The truth is, and the documentary emphasizes this, Psychonauts 2 could’ve easily been a huge mess. The series could still hold its own (and feel more tragic) if the launch played out a little differently. Sadly, the game’s tumultuous production is not an experience unique to Double Fine, either. Many studios have their own war stories, and workers bear those scars. Jason Schrier’s book Blood, Sweat, and Pixels is evidence enough to support that (even though I have issues about Schrier’s choices for the book’s subjects and framing). A lot of those same studios go through similar trials as Double Fine yet somehow come out with a game that receives middling reviews and evaporates from the public eye. There’s no magic formula or certified method that guarantees you a 90% Metacritic score and a GOTY nom, no matter who’s name is attached to it.

In which case we have to wonder: would we have had the same tolerance for people’s behaviour, management styles, or creative processes observed in the documentary if we knew the game wasn’t destined to be a success? What do we permit in our own day-to-day? And at point do we finally agree that a game is “good enough” to be released?

What now?

I’m still grateful for all the hard work that 2 Player Productions put together to make the series as personal and thoughtful as it turned out to be. This is the closest thing our industry has to a long-form case study that industry workers and laypeople alike can watch, analyze, and discuss. Honestly, it’s surprising that we haven’t had anything up until this point that dives this deeply into the banal granularity of game development, but it also feels like we’re in the midst of a turning point. We’re no longer hidden away to preserve an air of innocent wonder, or sensationalized, and misunderstood to the point of absurdity in the way that a lot of popular media depicts our profession.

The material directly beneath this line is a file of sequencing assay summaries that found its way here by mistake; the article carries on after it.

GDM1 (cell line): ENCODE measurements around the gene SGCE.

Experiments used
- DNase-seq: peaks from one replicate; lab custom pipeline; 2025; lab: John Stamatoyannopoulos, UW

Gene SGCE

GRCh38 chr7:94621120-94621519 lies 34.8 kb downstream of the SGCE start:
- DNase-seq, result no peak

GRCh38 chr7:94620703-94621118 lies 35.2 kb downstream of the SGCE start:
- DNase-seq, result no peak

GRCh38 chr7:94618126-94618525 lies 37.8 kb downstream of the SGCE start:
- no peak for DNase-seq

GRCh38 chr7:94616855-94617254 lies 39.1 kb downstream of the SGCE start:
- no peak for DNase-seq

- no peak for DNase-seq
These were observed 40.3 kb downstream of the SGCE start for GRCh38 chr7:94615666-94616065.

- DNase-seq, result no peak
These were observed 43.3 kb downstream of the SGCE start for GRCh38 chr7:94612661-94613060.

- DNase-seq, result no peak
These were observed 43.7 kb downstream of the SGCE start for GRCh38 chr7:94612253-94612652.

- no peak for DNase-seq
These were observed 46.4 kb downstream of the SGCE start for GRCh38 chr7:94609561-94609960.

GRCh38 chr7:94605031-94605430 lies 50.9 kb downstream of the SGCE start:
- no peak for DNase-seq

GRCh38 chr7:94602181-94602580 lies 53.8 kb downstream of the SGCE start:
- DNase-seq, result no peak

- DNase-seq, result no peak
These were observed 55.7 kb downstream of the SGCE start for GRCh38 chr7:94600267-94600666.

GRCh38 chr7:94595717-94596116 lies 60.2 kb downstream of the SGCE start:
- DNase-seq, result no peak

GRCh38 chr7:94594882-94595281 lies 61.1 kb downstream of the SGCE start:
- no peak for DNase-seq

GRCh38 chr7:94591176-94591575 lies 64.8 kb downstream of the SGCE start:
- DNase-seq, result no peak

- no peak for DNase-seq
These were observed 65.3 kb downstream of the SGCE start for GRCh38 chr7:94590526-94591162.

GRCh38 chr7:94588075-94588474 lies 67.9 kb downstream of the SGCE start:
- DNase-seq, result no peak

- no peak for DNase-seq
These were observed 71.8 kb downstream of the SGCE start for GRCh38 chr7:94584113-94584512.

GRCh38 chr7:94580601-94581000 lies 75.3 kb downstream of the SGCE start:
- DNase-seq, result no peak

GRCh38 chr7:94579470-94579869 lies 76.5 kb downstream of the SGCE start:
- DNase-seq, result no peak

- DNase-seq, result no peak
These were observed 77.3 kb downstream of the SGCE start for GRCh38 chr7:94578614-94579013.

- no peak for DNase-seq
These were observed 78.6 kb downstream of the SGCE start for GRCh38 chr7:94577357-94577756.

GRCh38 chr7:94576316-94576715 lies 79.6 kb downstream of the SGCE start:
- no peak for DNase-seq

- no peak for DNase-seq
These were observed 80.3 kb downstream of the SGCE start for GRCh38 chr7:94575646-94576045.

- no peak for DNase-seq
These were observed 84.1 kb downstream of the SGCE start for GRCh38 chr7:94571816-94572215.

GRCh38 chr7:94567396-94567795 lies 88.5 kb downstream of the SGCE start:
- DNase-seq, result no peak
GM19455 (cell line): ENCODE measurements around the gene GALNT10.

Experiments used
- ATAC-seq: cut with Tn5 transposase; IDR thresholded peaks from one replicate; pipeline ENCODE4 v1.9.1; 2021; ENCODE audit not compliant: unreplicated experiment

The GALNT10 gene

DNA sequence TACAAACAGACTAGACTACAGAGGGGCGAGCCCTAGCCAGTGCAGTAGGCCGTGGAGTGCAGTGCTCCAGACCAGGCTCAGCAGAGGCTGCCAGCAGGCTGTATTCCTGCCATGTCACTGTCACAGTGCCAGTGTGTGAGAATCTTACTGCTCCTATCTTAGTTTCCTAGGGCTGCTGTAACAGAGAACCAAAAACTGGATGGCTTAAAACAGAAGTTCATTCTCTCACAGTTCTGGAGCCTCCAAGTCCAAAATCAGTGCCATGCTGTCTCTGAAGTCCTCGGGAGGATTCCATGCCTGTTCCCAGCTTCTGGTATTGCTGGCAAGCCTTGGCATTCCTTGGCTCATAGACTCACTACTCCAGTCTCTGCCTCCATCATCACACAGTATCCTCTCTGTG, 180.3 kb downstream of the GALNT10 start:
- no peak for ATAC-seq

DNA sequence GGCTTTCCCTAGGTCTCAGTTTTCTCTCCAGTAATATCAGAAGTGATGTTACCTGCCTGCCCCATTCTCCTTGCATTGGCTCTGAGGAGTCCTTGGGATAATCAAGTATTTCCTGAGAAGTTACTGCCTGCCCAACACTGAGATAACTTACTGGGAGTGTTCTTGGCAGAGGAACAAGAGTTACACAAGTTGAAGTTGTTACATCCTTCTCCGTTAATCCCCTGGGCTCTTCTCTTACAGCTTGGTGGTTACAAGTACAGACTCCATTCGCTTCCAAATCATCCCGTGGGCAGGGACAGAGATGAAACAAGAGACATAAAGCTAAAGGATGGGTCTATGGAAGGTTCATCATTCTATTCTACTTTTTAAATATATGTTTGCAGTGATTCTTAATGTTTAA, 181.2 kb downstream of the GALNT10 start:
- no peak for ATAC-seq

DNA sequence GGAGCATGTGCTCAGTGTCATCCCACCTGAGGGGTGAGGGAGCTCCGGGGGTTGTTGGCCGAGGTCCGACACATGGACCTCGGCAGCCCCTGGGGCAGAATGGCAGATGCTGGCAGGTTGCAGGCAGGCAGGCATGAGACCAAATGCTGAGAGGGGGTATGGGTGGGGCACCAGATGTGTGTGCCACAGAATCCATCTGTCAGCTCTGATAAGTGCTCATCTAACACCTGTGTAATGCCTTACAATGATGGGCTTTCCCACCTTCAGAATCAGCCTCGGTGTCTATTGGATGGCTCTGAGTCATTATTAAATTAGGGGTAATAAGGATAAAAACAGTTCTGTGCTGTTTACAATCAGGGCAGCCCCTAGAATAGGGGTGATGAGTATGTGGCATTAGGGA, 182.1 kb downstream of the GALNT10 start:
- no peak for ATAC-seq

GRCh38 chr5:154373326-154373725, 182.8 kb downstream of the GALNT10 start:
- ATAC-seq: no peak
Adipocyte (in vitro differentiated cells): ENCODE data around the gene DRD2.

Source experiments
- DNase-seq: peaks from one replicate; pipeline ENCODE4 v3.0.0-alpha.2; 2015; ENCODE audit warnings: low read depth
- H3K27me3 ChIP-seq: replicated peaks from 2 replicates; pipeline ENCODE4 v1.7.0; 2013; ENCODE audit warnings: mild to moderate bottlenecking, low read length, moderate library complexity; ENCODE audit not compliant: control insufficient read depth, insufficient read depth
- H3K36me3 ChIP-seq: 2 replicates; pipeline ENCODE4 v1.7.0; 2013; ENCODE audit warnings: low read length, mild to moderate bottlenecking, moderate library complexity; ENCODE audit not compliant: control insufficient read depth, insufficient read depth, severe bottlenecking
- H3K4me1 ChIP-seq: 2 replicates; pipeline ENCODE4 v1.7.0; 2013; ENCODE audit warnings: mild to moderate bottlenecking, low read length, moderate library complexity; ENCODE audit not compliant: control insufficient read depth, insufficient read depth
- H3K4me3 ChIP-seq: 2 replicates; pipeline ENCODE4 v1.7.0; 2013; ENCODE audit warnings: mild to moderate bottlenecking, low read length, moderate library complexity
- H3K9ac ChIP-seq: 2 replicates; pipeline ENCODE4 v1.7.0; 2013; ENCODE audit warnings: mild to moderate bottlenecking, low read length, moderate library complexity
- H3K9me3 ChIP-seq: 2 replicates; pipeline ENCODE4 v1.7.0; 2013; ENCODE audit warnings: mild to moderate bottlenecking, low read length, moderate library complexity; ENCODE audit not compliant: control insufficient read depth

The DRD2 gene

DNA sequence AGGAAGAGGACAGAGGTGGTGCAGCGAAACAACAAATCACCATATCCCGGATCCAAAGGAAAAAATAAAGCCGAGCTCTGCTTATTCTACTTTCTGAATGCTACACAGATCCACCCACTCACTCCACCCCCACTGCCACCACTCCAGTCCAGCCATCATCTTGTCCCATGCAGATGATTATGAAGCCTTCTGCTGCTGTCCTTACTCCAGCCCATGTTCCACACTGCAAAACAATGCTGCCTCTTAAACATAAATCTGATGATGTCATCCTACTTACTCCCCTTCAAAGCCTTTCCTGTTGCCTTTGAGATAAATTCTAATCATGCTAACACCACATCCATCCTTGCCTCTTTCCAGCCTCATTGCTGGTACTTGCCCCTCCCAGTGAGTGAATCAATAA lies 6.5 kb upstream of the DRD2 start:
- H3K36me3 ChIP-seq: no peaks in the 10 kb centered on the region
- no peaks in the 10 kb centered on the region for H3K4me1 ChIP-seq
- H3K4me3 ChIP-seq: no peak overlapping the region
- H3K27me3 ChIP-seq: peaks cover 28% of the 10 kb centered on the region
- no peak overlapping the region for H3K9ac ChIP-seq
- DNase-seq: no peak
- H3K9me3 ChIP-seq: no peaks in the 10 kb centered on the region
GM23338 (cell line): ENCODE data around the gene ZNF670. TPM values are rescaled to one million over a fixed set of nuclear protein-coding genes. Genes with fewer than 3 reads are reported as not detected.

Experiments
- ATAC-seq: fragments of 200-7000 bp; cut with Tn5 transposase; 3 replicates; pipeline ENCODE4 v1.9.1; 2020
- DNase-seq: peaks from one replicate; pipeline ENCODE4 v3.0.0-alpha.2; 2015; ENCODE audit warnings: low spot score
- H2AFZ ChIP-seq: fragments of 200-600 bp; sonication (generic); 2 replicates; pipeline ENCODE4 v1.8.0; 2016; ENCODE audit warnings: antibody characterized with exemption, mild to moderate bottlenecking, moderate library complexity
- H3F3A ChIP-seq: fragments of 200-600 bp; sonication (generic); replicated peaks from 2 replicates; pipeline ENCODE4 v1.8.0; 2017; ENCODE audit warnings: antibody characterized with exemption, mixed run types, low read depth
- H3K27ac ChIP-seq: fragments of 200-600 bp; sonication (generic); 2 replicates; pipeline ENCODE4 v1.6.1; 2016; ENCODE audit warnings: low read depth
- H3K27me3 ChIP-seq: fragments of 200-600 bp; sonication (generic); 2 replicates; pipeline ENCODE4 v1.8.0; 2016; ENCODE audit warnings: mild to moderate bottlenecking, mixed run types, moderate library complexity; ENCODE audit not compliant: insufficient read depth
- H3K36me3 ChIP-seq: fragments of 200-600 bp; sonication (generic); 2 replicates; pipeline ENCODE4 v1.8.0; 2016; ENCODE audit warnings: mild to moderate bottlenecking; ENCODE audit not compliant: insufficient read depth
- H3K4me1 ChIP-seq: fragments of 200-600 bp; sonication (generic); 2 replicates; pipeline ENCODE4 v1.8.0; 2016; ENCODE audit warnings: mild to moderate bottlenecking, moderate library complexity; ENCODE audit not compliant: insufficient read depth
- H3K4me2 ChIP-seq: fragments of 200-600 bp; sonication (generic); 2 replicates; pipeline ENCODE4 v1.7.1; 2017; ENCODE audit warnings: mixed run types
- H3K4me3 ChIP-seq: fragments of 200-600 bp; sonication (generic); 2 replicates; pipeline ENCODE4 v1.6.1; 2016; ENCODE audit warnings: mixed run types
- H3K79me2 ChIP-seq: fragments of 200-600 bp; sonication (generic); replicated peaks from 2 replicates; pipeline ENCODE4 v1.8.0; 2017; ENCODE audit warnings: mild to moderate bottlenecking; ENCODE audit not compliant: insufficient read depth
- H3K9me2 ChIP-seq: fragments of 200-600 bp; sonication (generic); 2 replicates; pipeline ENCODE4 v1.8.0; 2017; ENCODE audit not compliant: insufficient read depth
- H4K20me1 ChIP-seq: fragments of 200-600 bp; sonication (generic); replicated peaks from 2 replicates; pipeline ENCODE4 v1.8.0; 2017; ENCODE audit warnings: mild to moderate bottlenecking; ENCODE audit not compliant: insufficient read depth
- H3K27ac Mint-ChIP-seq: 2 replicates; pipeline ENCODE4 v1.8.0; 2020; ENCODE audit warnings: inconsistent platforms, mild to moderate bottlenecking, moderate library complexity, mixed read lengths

The Double Fine team is full of real people who love what they do and are trying to make the industry a better place for others. As game devs, it’s easy to see the ways their challenges are reflected in our own lives. The passion that fuels us is used against us by studios that place profits over people, but we must also wield it to speak up about our collective struggles and build towards a better future. We need to share our stories, uplift others, and openly address our industry’s elephantisms–regardless of whether or not there’s a camera crew there to film us.